Policy Point Wednesday: Commercials and Reward Sensitivity

Policy Point Wednesday: Commercials and Reward Sensitivity

As a probably too-frequent television watcher, I’ve noticed (while flipping quickly past) that a large proportion of current infomercials advertise exercise programs. Even though junk food is advertised heavily, there are plenty of commercials supporting healthy behaviors – so why is it we aren’t all exercising frenetically instead of inhaling french fries and soda?

One researcher in Queensland, Australia might have an answer.  Dr. Natalie Loxton of the University of Queensland noticed that while everyone is exposed fairly equally to junk food advertising, only some people become obese.  She theorized that reward sensitivity, a trait which leads people to seek external reinforcement for pleasure – for instance, food or drugs, might be a factor in how they respond to commercials.  Reward sensitivity has been noted in both drug addicts and obese people.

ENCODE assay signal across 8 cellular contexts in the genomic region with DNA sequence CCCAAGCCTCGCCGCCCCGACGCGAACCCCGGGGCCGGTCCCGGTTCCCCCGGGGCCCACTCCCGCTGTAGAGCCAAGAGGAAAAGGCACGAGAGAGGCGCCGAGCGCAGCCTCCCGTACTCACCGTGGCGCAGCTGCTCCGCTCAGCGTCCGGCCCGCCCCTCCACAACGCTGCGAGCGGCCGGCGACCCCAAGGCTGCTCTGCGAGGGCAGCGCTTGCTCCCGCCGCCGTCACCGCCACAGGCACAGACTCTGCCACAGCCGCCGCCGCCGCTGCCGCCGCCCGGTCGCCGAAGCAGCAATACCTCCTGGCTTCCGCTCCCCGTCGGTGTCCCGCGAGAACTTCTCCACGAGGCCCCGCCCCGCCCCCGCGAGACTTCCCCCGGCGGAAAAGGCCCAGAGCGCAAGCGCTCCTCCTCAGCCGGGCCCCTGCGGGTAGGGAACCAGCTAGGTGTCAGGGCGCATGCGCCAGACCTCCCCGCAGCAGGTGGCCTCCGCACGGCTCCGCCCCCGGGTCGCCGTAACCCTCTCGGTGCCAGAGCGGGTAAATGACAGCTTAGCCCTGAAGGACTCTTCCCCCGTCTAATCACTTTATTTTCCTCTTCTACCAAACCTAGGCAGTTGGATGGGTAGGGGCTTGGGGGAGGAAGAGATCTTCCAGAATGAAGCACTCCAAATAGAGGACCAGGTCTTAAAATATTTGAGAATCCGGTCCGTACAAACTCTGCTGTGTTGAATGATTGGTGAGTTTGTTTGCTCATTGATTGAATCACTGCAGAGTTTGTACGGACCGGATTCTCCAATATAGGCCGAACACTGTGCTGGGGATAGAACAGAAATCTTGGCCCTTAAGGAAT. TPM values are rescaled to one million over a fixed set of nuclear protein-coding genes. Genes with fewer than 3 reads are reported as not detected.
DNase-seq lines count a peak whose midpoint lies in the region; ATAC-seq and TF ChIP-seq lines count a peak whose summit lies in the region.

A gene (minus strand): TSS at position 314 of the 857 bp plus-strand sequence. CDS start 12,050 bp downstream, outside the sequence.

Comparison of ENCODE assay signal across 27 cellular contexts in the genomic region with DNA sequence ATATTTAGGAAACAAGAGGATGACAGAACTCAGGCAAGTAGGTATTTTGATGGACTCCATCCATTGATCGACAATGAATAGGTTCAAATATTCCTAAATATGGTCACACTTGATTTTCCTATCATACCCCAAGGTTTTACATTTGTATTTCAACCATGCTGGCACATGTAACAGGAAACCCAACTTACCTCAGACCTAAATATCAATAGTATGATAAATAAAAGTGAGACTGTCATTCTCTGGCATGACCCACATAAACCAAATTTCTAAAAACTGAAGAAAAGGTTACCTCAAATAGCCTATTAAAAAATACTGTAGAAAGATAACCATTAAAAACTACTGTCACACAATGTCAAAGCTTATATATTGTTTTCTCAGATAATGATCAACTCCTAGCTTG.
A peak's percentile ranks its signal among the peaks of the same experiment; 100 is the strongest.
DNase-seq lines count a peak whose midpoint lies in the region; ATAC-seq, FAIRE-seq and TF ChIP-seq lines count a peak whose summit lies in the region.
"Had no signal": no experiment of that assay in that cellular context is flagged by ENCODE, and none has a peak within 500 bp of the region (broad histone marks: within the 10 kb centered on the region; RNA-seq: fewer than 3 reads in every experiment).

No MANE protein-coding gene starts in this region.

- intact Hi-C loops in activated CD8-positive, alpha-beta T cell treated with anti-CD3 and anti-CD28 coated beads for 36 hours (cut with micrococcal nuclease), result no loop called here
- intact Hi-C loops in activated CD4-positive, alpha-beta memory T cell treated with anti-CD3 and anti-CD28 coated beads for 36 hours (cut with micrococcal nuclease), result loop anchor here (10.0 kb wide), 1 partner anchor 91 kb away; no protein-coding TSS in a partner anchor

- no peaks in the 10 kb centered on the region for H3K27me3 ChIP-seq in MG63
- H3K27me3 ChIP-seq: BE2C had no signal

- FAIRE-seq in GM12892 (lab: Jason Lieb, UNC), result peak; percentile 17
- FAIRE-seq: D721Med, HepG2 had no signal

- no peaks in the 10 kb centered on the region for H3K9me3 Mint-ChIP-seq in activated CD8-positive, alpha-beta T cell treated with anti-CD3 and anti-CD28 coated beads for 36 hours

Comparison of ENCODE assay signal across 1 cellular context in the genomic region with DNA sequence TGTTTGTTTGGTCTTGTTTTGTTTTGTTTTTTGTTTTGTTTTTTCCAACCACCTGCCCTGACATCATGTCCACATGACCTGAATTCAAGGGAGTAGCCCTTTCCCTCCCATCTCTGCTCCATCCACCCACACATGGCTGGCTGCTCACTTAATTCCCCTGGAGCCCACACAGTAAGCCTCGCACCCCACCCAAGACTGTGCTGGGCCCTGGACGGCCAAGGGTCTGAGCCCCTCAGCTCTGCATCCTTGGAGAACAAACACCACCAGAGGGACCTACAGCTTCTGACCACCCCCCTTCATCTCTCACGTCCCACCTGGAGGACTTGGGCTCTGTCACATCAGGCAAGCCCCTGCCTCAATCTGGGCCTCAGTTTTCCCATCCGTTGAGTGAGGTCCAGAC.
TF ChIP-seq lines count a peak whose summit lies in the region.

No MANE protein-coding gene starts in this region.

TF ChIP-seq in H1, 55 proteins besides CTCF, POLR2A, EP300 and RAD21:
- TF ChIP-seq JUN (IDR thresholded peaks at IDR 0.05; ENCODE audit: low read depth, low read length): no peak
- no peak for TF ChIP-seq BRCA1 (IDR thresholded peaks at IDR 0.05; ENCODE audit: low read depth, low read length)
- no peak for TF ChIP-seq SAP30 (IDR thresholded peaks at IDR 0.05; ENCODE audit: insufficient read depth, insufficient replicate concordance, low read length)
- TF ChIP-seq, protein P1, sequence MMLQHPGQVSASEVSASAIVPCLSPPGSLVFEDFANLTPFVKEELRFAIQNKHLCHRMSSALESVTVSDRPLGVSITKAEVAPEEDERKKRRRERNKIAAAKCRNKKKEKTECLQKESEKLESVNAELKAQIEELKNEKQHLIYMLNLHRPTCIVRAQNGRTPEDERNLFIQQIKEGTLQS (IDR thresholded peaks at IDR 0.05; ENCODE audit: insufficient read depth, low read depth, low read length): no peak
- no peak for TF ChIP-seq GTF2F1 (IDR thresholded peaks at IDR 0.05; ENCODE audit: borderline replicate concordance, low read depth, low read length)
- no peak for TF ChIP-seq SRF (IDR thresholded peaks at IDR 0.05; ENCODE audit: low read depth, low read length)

This fairly small study involved 75 men and women, who watched a 30-minute film with embedded commercials and rated their reaction to food in the commercials and their desire to eat.  The commercials either showed junk foods, healthy foods, or no food at all.  Not surprisingly, participants who showed a high degree of reward sensitivity tended to show an increased desire for junk food – but more interestingly, no increase was noted for healthy foods, and there was a decreased desire for food if no food commercials were shown.  Reward-sensitive women in particular tended to express a liking for junk food images.

What I find most interesting about this study is that, apparently, commercials did not produce an increased desire for healthy foods.  I wish I knew more about the specifics of this study, but it might help explain why some people become obese while others do not, but also that large corporations may see a larger return when marketing junk foods rather than their healthier alternatives.

Filed under: Food News

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